This “Amy Glass,” really one Chrissy Stockton, wrote later claiming that her article about why she’s not sorry for looking down on young women with husbands and children was actually written for the shock factor and to spark conversations.
Well, folks, it looks as though Thought Catalog is at it again. They really want to shock people into being angry. If that’s really their goal then they’re doing a decent job. I’ve yet to see a positive comment on the vaccine post.

Anyway, this is not another angry response to an infuriating post written by an uninformed ignoramus. I would rather talk about the Thought Catalog blog as a whole.

On its “About” page, Thought Catalog explains that it is owned by an “experimental media group based in Williamsburg, Brooklyn, The Thought & Expression LLC. I’m guessing they mean “experimental” in that they’re sitting behind their laptop screens at work laughing at all the angry comments flooding their newest, most whiny, ranty posts written by their intentionally offensive writers (if you can call them as such). I hope they’re making spreadsheets, calculating and predicting how many innocent people they can aggravate correlated to the number of impressionable people they can manipulate.

One of the first posts I read on Thought Catalog, I must have agreed with or something because I remember it led me to their “About” page where I discovered the ideals of the blog. I remember wanting to steal them and use them for my own blog so badly. I still think they’re great ideal, but the fact that Thought Catalog shows complete disregard for these ideals lessens their impact on me greatly.

Ideals:

  1. Thought Catalog content should be fun, smart, and creative, i.e., entertaining, journalistic, and literary.

  2. The site should be beautiful and clutter-free.

  3. We believe all thinking is relevant and strive for a value-neutral editorial policy governed by openness. The more worldviews and rhetorical styles on the site, the better. We want to tell all sides of the story.

  4. We’re about today. But our mission is also archival. We want to catalog the times for tomorrow.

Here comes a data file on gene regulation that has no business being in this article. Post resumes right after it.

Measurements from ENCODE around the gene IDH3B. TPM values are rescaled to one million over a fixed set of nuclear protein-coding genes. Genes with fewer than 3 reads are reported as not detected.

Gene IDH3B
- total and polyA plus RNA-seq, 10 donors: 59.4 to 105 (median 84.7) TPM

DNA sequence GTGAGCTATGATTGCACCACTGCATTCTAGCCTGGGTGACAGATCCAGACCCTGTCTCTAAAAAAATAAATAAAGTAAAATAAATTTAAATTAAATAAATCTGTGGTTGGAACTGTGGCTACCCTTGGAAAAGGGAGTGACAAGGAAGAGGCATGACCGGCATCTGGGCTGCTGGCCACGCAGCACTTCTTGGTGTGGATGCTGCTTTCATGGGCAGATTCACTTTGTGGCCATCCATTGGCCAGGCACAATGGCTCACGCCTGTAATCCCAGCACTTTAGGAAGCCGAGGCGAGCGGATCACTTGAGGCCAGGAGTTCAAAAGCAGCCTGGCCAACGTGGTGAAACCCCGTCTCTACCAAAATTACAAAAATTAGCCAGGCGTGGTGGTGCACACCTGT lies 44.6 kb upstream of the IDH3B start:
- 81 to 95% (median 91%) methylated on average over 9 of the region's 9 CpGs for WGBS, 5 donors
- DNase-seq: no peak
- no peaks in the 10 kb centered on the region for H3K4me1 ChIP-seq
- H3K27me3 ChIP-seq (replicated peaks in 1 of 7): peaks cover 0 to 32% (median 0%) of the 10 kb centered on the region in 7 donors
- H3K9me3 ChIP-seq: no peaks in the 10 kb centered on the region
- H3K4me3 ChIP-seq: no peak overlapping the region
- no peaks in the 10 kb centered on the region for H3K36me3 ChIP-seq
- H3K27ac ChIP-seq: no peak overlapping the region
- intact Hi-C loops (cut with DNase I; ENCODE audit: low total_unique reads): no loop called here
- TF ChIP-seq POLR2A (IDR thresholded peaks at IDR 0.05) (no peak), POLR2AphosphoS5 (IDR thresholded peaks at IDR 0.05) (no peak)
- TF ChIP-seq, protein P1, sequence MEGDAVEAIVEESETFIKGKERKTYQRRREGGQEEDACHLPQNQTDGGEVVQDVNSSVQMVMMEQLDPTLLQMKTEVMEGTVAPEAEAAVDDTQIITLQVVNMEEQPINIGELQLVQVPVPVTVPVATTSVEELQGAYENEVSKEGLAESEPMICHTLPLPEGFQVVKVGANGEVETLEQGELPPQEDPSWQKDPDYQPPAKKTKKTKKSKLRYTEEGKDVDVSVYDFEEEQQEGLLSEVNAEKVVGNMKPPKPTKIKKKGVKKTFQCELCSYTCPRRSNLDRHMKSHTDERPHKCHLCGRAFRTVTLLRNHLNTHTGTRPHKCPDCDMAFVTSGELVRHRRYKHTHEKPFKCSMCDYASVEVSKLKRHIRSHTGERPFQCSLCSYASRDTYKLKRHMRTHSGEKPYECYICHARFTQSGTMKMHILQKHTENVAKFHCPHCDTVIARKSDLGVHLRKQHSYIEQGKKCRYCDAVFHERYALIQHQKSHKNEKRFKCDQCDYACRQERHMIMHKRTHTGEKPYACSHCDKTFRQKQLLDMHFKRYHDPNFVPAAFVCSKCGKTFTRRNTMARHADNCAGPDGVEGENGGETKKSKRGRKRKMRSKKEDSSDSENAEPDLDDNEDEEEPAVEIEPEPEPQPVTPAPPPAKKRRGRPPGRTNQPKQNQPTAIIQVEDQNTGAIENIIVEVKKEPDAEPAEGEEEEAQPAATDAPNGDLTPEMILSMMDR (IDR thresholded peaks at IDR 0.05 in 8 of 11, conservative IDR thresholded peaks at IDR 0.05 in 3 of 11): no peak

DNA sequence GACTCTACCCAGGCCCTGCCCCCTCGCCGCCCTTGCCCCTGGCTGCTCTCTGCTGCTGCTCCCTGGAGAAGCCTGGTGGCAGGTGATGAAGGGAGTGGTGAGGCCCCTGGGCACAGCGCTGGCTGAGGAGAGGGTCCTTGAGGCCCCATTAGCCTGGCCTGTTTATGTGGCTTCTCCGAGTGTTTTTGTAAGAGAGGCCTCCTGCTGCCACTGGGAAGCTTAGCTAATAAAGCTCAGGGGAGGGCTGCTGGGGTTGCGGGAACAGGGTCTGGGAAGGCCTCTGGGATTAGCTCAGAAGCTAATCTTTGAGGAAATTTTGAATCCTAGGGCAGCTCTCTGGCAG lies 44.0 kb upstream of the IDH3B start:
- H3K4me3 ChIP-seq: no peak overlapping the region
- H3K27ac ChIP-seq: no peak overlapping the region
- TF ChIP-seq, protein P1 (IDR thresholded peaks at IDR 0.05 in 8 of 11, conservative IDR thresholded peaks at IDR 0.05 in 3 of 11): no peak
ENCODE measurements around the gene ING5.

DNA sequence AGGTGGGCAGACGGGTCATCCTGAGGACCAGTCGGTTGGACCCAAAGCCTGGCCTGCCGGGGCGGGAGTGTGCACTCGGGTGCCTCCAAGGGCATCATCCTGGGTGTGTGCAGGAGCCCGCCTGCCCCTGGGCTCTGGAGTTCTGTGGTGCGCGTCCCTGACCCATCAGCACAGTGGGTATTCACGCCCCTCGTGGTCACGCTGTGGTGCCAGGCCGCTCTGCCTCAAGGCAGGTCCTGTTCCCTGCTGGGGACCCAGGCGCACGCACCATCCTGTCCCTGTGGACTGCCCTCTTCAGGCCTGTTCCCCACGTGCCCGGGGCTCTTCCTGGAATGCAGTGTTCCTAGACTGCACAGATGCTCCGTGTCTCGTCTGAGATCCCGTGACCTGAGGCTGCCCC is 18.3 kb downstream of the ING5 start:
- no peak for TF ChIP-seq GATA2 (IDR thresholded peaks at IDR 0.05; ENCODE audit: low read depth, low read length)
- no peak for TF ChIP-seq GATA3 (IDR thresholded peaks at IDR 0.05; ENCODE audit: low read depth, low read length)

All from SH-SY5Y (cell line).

5. We want to help shape culture by empowering you to share your ideas and stories with the world.

They really need to add a disclaimer in their ideals somewhere that says, “Most of these articles are written completely for our entertainment as we watch you mere mortals trip over your words in fury at what we’ve posted. Please don’t take anything we’re writing seriously because we’re blatantly wrong and we are completely aware of it.”

These ideals are what I strive for in my blog and I wish that an organization as reckless as Thought Catalog would not falsely claim these ideals as its own, when it doesn’t fully appreciate their impact or embrace their values.

That’s all I have to say for tonight. I’m really upset about what’s been happening with Thought Catalog lately.

Ctrl+F and the chronicles of Nerd Girl

Me (right) dressed up for Nerd Day in high school.

Me (right) dressed up for Nerd Day in high school.

Whenever someone asks “If you could have a super power, what would it be?” my response is always “I want to be able to use the Ctrl+F function of computers in real life situations.”

I loose things a lot, more like misplace things. I like to call what I do “hiding things from myself” and I’m really good at it. I once managed to lose an important paper my teacher passed out in class within a matter of seconds. I was holding it and the next second it was gone… I couldn’t find it anywhere and it actually really creeped me out. I never saw it again.

So the Ctrl+F function is my favorite thing about computers because it allows me to find anything I want without having to put in too much effort. Reading an essay for class and writing a follow-up paper on… let’s say women in the media? No problem. Use Ctrl+F to find whatever evidence you need to support your argument that women are underrepresented in the media, but they’re such bad asses.

So if it were possible, my super power would be to employ the function Ctrl+F in my daily life. I know what you’re thinking, “this girl must lose her keys all the time and hopes that she’ll be able to find them with Ctrl+F.” I will admit that at one point in my high school career, my parents had at least 10 back-up keys made for me because it was inevitable that I’d lose most of them. However cool it may be to not have to worry about where I’m putting things down, like my keys for example, I could use it for all sorts of things.

After I’ve found my third set of lost keys from high school,  maybe I’m pretty worn out and I’ve lost my motivation to do homework or study for the exam I have tomorrow. Losing my motivation happens frequently so if I were able to Ctrl+F to find the motivation to continue to do well in school and complete my assignments on time, that would be just wonderful.

Another problem I have fairly often is losing my direction in life. I know I want to save the world, but sometimes I just see myself working for a huge corporation that  cares about money and profit more than the well-being of society as a whole. I sometimes find myself conflicted in the way I picture myself in the future- what I’ll be doing, where I’ll be, who I’ll be with. If I could Ctrl+F to clarify what I’m really hoping to get out of life and how to get there, that would just be wonderful too.